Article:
Plutocracy or Democracy?

How Bad Policies Brought Us a New Gilded Age

It is clear by now that the state of the U.S. economy will be the primary issue in this year’s election. As voters and as Catholics, how should we evaluate the country’s economy and the government’s role in regulating it? More than a century of Catholic social doctrine, drawn together in the Compendium of the Social Doctrine of the Church and expressed most recently in Benedict XVI’s Caritas in veritate, provides some basic standards.

In the words of John Paul II, the “first principle of the whole ethical and social order” is that of the “universal destination of goods,” which requires that all persons have access to sufficient goods to live in dignity and develop to their fullest potential. This is a goal best realized, furthermore, through a vibrant market economy based on private property, the economic arrangement that most efficiently creates wealth, respects human initiative, and allows people to support themselves and their families with dignity. The Catholic tradition is not opposed to wealth, private property, or free markets. Their value, however, is instrumental rather than intrinsic; they are beneficial to the extent that they contribute to the good of all, creating a widely shared prosperity. To ensure they do this, markets need government. Laws are needed to enforce contracts, insure transparency, and prevent corruption, and regulation is needed to prevent what Benedict XVI calls the “scandalous speculation” in the financial sector...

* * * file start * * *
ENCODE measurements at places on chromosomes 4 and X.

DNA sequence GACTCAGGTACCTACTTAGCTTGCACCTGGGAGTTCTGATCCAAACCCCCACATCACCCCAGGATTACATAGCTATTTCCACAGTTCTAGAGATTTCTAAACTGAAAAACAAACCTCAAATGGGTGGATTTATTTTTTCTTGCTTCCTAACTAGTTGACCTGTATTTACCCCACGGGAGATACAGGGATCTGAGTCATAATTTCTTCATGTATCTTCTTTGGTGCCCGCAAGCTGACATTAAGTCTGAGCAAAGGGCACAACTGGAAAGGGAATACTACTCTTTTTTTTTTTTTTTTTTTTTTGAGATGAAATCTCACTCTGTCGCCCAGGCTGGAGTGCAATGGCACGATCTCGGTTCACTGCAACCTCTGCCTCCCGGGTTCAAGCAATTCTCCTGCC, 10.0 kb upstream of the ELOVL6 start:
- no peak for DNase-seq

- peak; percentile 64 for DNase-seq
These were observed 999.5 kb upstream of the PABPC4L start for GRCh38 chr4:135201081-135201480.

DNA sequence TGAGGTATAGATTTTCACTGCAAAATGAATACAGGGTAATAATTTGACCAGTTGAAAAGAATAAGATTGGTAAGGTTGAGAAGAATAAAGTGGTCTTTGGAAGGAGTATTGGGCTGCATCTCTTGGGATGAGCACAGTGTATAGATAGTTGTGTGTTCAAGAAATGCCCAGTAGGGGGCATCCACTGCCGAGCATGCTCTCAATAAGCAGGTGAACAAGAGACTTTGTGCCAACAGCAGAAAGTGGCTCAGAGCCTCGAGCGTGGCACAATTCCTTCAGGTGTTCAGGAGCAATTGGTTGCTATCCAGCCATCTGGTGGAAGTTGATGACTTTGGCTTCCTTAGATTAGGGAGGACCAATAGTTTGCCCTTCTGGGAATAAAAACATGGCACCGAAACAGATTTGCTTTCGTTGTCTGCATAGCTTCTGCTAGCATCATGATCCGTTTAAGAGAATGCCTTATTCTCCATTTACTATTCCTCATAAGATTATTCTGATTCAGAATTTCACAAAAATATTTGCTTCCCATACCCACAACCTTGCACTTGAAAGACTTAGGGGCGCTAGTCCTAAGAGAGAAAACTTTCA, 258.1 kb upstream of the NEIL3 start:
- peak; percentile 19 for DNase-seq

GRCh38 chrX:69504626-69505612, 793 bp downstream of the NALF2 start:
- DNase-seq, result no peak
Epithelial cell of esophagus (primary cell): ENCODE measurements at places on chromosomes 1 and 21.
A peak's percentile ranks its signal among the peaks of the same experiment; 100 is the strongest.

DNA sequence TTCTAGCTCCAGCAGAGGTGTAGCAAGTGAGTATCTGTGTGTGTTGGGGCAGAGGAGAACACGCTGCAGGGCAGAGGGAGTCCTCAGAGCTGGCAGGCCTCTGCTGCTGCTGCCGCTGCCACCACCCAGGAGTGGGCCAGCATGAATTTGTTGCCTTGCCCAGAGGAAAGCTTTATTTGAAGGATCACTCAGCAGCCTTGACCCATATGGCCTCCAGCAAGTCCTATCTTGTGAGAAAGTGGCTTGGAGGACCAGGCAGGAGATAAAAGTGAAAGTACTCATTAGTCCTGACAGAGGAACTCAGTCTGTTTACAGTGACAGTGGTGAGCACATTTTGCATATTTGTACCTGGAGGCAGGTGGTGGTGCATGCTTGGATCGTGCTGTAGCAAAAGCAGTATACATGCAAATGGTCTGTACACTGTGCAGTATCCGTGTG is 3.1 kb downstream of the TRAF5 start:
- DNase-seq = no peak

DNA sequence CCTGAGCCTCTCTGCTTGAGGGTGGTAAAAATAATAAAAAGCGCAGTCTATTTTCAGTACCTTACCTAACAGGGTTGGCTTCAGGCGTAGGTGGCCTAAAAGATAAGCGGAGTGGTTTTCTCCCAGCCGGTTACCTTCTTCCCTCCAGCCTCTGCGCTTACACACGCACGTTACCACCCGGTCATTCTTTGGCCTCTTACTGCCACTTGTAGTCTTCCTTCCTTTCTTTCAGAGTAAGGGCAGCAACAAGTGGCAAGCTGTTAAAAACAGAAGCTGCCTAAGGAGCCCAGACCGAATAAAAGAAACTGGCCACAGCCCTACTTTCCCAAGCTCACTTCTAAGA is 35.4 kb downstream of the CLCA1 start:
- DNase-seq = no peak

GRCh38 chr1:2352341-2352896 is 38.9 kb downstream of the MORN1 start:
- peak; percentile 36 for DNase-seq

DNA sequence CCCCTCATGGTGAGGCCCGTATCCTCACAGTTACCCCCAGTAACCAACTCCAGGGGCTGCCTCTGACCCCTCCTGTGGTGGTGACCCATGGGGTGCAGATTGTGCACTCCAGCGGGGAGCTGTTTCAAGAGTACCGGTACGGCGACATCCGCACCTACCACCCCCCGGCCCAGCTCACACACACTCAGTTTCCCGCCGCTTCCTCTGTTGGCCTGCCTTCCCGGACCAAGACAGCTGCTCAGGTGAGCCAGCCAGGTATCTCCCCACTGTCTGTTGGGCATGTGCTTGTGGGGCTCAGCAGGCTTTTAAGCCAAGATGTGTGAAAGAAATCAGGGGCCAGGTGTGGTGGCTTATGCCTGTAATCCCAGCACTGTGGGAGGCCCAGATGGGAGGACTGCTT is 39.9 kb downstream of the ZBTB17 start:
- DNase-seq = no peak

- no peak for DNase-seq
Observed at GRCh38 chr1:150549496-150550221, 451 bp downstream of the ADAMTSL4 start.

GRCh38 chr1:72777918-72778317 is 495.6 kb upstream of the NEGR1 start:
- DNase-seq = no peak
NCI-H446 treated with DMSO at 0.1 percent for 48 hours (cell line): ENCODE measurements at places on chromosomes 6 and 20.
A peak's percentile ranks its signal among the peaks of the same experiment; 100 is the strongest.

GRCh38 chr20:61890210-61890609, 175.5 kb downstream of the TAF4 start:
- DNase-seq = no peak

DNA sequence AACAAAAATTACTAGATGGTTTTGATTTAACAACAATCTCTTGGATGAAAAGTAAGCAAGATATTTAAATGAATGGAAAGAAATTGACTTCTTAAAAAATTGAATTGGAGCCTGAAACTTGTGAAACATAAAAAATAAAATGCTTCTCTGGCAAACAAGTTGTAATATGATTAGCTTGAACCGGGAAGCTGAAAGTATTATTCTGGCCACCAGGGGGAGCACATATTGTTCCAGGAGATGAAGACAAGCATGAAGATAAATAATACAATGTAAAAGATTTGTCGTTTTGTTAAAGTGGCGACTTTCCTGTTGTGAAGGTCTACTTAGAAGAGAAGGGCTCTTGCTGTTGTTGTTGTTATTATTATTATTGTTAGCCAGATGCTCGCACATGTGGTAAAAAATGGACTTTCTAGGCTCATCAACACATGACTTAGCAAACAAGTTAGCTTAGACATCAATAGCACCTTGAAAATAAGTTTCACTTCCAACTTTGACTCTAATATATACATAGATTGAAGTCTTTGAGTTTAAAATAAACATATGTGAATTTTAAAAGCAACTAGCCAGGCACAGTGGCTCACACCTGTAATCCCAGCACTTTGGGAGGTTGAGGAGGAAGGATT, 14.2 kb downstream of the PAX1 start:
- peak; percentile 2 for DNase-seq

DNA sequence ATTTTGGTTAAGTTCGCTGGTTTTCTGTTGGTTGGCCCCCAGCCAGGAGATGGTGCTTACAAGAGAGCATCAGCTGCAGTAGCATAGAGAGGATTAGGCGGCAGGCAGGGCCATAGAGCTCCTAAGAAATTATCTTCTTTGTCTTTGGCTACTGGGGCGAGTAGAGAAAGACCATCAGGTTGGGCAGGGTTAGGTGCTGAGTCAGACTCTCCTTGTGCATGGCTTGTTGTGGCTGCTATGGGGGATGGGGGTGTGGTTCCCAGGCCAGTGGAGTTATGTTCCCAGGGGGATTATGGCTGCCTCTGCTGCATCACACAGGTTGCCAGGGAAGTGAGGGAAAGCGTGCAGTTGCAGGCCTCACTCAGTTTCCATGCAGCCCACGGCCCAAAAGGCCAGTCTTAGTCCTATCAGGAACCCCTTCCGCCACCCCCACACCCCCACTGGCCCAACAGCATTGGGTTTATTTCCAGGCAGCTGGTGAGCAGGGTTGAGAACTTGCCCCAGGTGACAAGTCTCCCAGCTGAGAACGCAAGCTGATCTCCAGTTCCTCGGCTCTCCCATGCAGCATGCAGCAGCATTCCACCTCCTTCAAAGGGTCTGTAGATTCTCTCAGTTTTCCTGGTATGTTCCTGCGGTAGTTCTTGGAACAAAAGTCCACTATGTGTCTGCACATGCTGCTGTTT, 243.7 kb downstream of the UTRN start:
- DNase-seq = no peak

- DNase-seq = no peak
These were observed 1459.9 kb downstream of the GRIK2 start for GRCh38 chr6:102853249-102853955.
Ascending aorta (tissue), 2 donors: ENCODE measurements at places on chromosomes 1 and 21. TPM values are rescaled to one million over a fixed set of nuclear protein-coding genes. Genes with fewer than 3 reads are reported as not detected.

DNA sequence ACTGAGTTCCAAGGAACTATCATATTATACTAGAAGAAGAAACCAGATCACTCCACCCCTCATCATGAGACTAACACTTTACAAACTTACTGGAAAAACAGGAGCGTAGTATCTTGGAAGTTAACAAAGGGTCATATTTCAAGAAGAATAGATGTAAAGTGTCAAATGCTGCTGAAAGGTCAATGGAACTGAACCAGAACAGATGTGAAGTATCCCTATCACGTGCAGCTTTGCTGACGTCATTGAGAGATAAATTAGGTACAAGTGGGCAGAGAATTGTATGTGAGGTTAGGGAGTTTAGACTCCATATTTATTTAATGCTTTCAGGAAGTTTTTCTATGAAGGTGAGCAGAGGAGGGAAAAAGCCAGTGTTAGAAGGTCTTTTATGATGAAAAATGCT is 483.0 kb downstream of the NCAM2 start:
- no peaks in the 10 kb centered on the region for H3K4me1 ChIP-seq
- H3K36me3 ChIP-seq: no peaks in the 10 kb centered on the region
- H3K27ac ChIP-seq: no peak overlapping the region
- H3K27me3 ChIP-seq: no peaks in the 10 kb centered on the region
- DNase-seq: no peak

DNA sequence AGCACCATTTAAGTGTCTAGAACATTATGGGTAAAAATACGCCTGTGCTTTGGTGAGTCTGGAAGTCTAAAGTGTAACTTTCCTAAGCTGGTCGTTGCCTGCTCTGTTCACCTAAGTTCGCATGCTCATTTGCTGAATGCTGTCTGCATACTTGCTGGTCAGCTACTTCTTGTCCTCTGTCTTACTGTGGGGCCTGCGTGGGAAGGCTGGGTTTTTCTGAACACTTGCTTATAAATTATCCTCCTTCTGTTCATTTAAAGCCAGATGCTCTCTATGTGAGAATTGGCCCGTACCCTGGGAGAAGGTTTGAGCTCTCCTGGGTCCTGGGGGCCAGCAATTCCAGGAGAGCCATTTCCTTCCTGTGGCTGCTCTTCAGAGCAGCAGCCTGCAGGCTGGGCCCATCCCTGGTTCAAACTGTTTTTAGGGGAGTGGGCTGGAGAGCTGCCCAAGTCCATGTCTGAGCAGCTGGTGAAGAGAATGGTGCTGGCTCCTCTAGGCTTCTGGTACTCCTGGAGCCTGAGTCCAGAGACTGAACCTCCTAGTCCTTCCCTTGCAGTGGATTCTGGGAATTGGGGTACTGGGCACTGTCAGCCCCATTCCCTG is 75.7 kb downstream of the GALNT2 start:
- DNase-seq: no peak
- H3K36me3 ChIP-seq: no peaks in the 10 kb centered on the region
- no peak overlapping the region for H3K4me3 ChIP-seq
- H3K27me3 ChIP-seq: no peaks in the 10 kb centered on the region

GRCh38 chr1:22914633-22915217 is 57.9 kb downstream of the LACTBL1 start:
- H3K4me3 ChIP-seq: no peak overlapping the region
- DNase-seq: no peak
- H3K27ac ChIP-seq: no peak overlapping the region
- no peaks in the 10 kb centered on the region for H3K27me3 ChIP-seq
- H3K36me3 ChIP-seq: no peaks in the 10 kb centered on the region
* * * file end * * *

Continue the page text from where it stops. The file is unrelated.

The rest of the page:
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About the Author

David Carroll Cochran is Professor of Politics at Loras College in Dubuque, Iowa, where he also directs the Archbishop Kucera Center for Catholic Intellectual and Spiritual Life. His most recent books are Catholic Realism and the Abolition of War (Orbis) and The Catholic Church in Ireland Today (Rowman & Littlefield).